Deck segments are cast simultaneously. This allows the bridge deck to “grow” from either side of the pylons until it meets the connecting bridge deck and the structure is complete.
Another pair of machines will be launched from the north pylon later this month and the third pair will start from the central pylon during October.
Work on the bridge deck is expected to finish in summer 2017. During this time the form travellers will have cast a total of 154 deck segments. It takes a week to construct a segment that measures around 33m wide and 6m long.
The largest number of deck segments - 33 - will be cast from the south pylon leading to the south elevated approach viaduct and 31 will be cast from the south pylon in the other direction towards the central pylon.
The north pylon will see 29 deck segments cast on one side and 27 on the other, while 17 will be cast from either side of the lower central pylon.
When the bridge is complete, the form travelers will be dismantled and recycled.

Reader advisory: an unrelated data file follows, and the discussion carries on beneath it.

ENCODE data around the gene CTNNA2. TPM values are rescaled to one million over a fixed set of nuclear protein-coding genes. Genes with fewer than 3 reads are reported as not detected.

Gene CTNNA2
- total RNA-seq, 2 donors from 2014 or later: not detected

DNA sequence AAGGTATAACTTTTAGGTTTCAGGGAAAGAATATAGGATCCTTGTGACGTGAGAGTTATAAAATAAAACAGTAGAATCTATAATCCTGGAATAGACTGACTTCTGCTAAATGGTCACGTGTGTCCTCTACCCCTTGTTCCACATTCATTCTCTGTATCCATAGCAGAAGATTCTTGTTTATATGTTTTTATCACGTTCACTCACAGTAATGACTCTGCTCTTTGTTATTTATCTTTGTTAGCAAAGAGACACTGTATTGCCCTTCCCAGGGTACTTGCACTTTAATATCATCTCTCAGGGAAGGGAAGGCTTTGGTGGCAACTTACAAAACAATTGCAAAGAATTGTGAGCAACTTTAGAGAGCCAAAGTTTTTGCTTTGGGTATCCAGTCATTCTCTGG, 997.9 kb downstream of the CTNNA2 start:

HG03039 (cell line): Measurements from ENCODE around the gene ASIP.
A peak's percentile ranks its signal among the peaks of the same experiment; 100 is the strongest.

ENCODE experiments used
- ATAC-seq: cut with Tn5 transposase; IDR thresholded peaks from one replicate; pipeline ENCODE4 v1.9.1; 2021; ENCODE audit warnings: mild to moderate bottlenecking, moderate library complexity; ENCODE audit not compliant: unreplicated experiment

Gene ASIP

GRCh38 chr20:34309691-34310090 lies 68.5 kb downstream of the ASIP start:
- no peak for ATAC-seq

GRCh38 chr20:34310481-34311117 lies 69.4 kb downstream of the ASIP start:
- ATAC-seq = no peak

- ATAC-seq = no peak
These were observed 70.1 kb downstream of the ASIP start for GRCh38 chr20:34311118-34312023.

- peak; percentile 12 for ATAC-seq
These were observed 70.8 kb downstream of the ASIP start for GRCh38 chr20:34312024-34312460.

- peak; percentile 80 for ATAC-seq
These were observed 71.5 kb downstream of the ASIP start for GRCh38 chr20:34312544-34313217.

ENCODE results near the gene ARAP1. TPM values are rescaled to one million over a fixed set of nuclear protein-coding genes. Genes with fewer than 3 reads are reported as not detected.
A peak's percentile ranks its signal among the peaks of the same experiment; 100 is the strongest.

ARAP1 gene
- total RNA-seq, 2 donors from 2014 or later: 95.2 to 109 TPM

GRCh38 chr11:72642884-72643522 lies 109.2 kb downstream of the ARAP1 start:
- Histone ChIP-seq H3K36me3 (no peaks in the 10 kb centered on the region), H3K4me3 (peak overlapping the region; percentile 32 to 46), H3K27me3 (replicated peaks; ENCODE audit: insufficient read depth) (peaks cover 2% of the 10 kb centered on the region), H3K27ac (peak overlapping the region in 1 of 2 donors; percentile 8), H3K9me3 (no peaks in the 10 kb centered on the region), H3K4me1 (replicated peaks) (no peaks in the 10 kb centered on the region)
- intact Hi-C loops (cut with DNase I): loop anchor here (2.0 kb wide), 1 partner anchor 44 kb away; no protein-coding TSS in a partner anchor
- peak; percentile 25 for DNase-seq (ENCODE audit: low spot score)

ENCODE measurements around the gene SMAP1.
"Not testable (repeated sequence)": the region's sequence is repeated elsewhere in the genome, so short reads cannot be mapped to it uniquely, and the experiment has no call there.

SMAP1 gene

High-level action Peri, a German-based formwork specialist, has been involved with the construction of the three pylons. It started with building the lower pylon up to the hammerhead where the central pier table that will support the roadbed is formed. Peri is now finishing the three different-sized upper sections of the pylons.
“Completion of the lower pylons was done with our VARIO equipment, standard forms with a ply face and poured in four lifts. This is standard for any formwork company," says Wayne Fisher, central and Wales regional director for Peri.
“But then we moved onto the hammerheads followed by the pier table, much more interesting from an engineering perspective. The hammerheads were special shapes that challenged the carpenters within Peri’s fabrication team working offsite.